It is impossible from any point of view, morphological, biological or serological, to draw a sharp dividing line in this series. The forms change gradually from the mycelial organism to the bacillary, acid-fast organism. It is biologically a group complex and should be so considered. No doubt experiments with a larger series of species would yield results giving a possibility of closer classification and the introduction of some of the forms now in a debatable position, as Bacillus diphtheriæ and Bacillus mallei, and other organisms, sometimes called, on account of their morphological irregularities, corynebacterium and mycobacterium, would help to show their real relation to both the Streptothrices and the true bacteria. The latter in many ways are acknowledged to be far from primitive; their endospores, flagella, and food habits all indicate a relatively high degree of specialization. Hence it would seem biologically more reasonable to look upon this group of Streptothrices with their variable morphology and close relationships as representing the ancestral type that gave rise to both the higher fungi and true bacteria, and not as being themselves higher bacteria. The various bacteria, other than the acid-fast forms, can readily have arisen from the non-acid-fast bacillary types, or even as non-acid-fast specializations of the mixed types. All the various forms shown at present by the bacteria,—cocci, spirilla, bacilli, etc.,—either separate or in chains and masses, are to be recognized in this group, and specializations in one or another line in the past would readily have given rise to the types we consider true bacteria. The processes of evolution have carried them far away from the parent stock and made them into this group. The recognition of this group complex and of the intermediate forms indicates clearly the past history and present relations of these interesting organisms. These relations may be represented by the following scheme.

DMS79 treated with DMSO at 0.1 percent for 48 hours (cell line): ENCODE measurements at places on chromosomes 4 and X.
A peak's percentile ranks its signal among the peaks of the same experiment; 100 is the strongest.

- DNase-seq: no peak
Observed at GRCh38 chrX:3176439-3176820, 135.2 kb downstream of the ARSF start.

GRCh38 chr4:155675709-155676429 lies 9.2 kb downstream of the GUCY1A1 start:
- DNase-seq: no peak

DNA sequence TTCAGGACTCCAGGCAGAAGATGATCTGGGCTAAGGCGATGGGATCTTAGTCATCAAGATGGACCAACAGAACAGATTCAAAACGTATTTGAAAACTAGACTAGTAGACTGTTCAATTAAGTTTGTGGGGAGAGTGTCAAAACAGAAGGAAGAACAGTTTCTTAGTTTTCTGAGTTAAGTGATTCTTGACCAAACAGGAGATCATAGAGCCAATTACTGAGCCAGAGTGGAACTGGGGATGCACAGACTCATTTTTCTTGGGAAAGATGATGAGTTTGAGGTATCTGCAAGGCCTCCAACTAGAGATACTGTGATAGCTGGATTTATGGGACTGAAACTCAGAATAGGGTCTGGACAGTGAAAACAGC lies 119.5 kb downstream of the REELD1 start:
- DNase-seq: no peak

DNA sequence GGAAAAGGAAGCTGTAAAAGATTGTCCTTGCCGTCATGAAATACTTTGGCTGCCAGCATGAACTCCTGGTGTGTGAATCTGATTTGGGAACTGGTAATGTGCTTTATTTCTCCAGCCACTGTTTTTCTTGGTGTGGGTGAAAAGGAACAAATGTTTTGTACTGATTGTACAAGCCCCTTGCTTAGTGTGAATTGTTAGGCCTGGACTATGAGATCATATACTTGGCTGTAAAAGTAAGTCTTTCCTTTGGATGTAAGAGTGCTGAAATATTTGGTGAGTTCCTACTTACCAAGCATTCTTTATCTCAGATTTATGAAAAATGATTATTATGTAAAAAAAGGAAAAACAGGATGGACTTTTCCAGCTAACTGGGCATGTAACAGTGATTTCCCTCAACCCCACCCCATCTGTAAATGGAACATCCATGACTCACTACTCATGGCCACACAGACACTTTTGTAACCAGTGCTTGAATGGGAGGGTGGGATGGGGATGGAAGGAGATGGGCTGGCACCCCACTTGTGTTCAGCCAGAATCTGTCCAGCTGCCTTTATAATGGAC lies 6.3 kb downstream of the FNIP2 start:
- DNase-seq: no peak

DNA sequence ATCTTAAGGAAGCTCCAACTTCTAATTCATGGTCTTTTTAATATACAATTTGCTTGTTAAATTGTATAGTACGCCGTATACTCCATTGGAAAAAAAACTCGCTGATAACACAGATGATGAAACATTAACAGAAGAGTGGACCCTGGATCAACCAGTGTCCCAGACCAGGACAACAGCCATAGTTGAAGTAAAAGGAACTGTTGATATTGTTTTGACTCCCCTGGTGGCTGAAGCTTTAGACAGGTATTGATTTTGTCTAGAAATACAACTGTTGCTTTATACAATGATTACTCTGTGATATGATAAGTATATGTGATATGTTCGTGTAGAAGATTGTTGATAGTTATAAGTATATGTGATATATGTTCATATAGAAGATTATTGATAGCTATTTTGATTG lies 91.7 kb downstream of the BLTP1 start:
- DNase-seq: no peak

See PDF for Structure
It is probable that the relation between the acid-fast organisms and the Streptothrices is a closer one than that between the Streptothrices and the bacteria, perhaps close enough to warrant a common genus for both.